Authors: Yu HL, Lu XH, Su CY, Tang W, Wang T
Citation: Ren Fail 2014 Jun;36(5):748-54
PMID : 24512377, Journal: Ren Fail, 36, 5
Date created: 2014-05-28
BACKGROUND: Hypokalemia is common and may have contributed to the poor clinical outcome in peritoneal dialysis (PD) patients. In this study, we made a detailed investigation on the potassium metabolism in continuous ambulatory peritoneal dialysis (CAPD) patients and tried to find out the possible factors associated with the high prevalence of hypokalemia in PD patients.
METHODS: A cross-sectional survey in 243 clinically stable CAPD patients was made in our PD center in 2010. Patients were divided into four groups according to whether they were anuric or not and different dialysis regimens. Patients’ demographic data and data on potassium metabolism including dietary potassium intakes, residual renal potassium, and peritoneal dialysis potassium removal were collected.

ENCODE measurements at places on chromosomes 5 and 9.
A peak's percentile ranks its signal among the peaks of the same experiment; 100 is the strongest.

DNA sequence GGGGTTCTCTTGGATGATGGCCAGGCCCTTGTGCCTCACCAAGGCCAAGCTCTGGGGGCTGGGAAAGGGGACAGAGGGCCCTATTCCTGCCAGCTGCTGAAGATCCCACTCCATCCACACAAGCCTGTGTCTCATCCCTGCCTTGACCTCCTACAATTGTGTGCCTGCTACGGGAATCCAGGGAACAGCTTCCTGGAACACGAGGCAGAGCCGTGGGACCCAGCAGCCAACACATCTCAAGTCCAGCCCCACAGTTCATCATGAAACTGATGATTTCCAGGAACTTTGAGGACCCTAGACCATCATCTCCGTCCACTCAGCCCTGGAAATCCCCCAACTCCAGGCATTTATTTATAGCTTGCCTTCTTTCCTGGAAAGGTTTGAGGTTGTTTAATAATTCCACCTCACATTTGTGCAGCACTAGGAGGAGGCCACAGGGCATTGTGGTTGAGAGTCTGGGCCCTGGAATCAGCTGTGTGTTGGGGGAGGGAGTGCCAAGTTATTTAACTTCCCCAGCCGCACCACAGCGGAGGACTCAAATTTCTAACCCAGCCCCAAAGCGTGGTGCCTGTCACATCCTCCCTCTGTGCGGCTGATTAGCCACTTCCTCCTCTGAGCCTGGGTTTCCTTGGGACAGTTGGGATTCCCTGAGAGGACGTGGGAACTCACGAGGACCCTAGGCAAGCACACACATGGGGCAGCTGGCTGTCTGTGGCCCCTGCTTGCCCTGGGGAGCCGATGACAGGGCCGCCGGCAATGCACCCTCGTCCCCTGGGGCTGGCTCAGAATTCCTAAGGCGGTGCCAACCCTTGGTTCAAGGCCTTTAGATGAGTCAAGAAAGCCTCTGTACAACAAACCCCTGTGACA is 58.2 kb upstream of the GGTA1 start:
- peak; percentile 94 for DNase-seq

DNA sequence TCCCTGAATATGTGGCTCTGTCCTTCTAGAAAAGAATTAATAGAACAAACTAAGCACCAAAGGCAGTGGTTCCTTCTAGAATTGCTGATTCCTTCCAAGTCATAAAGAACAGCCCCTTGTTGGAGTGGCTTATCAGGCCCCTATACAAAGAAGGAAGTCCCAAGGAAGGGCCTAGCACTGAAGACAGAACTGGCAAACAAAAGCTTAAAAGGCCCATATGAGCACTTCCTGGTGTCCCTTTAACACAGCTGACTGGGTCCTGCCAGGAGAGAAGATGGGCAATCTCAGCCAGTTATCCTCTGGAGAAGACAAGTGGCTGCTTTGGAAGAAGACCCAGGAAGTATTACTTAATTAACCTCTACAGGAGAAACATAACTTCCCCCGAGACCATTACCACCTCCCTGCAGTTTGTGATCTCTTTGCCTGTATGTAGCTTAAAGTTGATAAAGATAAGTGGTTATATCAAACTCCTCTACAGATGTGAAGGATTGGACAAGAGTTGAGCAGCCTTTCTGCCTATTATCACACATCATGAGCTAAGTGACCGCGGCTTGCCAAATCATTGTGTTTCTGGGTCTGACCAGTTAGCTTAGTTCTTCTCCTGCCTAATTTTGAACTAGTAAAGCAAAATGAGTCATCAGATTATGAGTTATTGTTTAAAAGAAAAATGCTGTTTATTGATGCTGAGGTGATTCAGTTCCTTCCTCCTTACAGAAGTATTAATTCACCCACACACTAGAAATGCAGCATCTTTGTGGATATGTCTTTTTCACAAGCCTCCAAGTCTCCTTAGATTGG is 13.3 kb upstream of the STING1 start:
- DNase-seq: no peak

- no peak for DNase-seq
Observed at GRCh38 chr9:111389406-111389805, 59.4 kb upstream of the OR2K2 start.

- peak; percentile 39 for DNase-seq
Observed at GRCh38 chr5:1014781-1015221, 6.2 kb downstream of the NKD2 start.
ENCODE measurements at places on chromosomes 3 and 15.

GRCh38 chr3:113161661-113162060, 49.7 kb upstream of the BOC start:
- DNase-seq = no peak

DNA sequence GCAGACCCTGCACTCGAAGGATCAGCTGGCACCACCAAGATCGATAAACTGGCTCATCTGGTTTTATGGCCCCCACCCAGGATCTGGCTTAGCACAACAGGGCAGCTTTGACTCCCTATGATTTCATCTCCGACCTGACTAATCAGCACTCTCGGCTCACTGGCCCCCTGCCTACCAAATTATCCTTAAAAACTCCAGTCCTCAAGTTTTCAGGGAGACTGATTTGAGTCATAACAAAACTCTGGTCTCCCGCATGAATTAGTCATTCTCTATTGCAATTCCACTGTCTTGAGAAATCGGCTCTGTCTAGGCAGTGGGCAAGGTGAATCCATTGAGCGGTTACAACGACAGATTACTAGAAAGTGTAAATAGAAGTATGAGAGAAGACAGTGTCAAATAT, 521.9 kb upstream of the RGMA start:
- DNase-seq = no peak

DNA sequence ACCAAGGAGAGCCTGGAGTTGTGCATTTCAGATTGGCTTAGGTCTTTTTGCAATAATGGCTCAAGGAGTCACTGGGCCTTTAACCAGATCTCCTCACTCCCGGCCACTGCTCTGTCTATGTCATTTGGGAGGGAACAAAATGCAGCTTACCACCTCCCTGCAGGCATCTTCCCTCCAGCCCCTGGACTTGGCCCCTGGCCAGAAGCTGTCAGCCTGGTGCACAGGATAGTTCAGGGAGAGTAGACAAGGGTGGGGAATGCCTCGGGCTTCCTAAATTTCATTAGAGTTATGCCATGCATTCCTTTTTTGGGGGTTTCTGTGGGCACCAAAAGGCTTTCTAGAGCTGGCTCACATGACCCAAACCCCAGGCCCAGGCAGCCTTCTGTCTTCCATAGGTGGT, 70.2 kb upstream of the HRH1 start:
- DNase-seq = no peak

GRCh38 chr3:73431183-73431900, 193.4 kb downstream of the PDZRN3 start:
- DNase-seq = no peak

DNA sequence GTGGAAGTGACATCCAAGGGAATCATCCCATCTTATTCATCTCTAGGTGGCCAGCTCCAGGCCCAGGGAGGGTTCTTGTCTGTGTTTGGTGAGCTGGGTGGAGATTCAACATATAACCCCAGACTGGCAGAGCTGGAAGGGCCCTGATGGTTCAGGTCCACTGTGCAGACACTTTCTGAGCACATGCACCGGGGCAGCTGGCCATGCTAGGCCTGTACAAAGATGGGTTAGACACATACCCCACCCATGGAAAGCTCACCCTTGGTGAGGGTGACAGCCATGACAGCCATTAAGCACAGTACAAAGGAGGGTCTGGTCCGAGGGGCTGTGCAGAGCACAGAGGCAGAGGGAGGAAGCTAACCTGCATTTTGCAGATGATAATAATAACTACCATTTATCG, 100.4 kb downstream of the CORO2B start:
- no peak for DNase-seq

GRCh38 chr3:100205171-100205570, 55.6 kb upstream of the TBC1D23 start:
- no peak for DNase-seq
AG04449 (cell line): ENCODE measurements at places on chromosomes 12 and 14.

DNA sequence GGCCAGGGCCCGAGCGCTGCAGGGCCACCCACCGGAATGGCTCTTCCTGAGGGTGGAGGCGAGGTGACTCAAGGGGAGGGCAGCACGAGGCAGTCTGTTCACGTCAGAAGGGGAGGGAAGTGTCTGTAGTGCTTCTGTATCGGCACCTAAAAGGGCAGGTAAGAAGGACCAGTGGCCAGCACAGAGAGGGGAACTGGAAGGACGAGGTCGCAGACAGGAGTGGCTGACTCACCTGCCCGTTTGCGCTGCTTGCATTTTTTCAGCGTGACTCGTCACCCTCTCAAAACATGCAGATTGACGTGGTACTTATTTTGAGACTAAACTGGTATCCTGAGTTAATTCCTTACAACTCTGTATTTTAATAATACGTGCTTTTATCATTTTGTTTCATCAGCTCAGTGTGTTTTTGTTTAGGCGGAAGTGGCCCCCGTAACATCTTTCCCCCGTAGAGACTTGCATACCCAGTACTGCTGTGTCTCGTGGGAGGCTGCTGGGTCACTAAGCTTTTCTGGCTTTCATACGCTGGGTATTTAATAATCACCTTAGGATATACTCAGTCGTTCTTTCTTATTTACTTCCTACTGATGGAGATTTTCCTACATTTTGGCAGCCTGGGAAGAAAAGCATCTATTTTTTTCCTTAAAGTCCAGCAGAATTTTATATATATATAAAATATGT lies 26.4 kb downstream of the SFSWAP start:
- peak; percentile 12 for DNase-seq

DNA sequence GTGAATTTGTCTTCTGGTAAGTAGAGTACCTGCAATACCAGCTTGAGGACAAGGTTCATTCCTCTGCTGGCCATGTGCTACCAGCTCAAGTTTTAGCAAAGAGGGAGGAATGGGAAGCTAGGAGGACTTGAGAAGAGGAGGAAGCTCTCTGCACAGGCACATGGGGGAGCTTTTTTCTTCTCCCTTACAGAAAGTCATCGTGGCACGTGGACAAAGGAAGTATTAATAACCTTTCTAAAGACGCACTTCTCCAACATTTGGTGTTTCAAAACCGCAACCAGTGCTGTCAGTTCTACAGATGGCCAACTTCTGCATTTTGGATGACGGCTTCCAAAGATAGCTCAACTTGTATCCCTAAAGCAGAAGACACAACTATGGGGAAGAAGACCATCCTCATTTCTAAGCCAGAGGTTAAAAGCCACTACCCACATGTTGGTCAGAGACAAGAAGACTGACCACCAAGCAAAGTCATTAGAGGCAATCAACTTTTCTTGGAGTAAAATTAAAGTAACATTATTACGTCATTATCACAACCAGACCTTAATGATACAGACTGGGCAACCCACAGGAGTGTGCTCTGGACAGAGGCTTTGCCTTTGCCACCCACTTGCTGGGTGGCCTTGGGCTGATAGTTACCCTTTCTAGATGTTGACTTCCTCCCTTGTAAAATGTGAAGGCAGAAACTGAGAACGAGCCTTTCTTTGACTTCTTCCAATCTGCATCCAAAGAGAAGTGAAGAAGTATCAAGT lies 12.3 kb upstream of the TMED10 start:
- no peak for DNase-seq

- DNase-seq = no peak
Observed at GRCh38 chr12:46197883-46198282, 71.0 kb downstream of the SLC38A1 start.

RESULTS: The average potassium intake in our 243 PD patients was 32.1 ± 11.1 mmol/day. The total potassium removal was significantly higher in non-anuric patients as compared to anuric patients (33.2 ± 9.1 vs. 23.0 ± 4.7 mmol/day for 3 exchanges per day and 35.2 ± 8.9 vs. 28.6 ± 6.3 mmol/day for 4 exchanges per day, respectively, p < 0.01) and in anuric patients dialyzed with 4 exchanges per day as compared to anuric patients dialyzed with 3 exchanges per day (28.6 ± 6.3 vs. 23.0 ± 4.7 mmol/L, p < 0.05). Compared to non-anuric patients dialyzed with 3 exchanges per day, serum potassium level was significantly lower (4.1 ± 0.7 vs. 4.5 ± 0.7 mmol/L, p < 0.05) while the prevalence of hypokalemia was significantly higher (22.2% vs. 9.3%, p < 0.05) in non-anuric patients that dialyzed with 4 exchanges per day. There was a strong correlation between renal potassium removal and renal urea Kt/V (R(2) linear = 0.645, p < 0.05). In a linear multiregression analysis, dietary potassium intake, intracellular water (ICW) significantly positively predicted serum potassium level while dialysis exchanges, residual renal function (RRF), D/P potassium all significantly negatively predicted serum potassium levels.
CONCLUSIONS: Our study suggested that if potassium intake was limited in PD patients, we should be aware of the risk of hypokalemia with high doses of PD when patients have good RRF. Our study also suggested that potassium removal in PD patients may not necessarily reflect potassium intake even if serum potassium is normal, the effect of ICW should be considered when evaluating potassium homeostasis.